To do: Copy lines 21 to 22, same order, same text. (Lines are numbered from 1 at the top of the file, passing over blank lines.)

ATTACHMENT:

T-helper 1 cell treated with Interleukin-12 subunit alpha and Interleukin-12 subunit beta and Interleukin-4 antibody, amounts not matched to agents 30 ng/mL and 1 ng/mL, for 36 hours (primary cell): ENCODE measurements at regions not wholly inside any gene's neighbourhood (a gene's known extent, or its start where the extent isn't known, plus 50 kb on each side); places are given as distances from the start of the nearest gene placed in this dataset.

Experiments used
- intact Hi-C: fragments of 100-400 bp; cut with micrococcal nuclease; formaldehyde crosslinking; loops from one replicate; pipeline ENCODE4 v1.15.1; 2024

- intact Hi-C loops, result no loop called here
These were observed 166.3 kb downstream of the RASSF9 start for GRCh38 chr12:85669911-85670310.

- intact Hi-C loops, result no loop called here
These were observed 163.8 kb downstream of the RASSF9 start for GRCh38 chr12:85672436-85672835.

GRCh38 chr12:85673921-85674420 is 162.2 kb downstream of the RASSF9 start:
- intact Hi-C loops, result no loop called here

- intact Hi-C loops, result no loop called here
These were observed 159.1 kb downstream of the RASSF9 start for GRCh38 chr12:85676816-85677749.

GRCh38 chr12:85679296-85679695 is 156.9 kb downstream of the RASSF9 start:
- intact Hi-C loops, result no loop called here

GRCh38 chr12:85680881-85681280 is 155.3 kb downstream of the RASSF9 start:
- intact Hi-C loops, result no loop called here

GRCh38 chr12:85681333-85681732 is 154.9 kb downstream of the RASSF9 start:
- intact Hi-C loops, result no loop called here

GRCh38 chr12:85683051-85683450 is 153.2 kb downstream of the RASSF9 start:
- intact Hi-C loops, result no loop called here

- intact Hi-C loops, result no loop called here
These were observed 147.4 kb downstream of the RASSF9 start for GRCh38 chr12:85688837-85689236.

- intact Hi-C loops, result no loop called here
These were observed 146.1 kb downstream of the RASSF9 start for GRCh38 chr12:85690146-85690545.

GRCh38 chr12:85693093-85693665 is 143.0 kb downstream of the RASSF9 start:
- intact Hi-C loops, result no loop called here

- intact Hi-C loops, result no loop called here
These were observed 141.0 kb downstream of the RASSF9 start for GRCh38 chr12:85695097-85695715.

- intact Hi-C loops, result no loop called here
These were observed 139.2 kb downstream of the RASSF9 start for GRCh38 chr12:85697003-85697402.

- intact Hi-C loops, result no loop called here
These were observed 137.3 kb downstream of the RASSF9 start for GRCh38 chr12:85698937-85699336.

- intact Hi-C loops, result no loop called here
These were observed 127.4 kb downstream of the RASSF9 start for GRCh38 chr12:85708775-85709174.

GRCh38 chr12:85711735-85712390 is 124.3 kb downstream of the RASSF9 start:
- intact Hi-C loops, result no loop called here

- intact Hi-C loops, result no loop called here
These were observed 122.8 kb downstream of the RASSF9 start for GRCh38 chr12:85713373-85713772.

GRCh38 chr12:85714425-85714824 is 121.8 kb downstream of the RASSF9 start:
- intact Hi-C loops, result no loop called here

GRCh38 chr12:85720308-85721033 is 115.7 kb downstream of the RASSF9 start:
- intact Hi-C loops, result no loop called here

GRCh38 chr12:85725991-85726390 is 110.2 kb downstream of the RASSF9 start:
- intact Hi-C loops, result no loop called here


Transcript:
These were observed 147.4 kb downstream of the RASSF9 start for GRCh38 chr12:85688837-85689236.

- intact Hi-C loops, result no loop called here